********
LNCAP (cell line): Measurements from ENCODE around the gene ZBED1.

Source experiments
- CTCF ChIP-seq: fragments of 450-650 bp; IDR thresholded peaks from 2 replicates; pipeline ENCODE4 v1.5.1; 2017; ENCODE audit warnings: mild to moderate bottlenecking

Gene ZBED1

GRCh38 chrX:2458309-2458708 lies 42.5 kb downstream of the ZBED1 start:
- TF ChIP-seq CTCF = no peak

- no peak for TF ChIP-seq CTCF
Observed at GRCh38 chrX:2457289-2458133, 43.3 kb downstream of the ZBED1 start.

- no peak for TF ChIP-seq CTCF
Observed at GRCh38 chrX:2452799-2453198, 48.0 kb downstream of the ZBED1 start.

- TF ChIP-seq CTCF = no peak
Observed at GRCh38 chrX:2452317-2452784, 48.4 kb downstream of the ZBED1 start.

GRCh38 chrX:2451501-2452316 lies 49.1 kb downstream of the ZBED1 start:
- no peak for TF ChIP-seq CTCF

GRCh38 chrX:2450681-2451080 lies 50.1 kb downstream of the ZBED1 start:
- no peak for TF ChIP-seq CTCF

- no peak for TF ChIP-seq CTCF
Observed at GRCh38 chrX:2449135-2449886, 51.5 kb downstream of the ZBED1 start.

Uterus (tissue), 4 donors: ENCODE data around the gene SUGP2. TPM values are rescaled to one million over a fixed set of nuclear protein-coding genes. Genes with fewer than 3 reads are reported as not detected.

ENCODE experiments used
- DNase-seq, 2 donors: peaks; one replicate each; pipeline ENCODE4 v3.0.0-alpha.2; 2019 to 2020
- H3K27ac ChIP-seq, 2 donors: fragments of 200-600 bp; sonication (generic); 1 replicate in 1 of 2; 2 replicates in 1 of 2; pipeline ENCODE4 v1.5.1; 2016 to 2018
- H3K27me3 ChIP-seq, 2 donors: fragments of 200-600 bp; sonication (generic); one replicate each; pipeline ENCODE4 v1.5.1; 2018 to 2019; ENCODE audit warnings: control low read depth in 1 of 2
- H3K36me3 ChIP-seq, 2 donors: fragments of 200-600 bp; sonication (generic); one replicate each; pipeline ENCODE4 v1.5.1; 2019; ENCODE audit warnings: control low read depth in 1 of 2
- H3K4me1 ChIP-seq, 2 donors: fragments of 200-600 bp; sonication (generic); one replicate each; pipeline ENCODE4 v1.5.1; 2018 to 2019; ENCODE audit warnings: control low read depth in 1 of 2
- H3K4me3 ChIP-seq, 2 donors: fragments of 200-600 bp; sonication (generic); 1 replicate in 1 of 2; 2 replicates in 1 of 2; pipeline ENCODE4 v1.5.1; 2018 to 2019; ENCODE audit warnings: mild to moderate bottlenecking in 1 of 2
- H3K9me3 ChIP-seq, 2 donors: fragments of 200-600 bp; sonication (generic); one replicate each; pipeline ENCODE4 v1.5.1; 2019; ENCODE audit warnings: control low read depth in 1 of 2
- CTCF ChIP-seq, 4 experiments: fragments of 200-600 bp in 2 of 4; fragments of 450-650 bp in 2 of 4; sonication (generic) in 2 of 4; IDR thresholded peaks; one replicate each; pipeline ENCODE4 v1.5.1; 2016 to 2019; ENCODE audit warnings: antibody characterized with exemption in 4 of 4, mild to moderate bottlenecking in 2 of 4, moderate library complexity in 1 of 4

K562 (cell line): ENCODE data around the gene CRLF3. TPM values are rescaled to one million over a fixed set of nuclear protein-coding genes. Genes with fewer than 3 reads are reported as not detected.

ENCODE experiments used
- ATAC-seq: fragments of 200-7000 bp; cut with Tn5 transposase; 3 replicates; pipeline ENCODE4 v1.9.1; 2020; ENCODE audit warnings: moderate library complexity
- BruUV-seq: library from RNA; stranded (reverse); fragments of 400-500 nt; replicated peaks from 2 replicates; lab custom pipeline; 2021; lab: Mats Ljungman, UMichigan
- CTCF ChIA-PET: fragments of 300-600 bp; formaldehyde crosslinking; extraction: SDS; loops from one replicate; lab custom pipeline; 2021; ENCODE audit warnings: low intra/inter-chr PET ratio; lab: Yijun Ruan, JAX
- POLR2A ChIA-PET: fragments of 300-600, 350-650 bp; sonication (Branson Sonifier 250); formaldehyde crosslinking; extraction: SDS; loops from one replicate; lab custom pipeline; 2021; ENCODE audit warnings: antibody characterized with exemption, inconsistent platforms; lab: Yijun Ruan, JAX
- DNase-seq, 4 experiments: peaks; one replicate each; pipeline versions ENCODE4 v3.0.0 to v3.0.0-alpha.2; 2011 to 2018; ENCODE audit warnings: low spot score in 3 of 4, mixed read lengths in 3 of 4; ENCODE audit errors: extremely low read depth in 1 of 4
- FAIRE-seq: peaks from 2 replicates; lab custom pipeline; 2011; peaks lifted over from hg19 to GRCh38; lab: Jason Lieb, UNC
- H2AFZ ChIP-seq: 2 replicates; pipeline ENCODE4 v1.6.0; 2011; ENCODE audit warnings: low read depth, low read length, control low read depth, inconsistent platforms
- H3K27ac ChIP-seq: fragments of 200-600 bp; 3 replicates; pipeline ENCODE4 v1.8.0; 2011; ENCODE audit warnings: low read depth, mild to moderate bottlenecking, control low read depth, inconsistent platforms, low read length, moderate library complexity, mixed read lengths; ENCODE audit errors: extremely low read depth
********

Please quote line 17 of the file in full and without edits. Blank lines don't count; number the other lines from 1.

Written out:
- no peak for TF ChIP-seq CTCF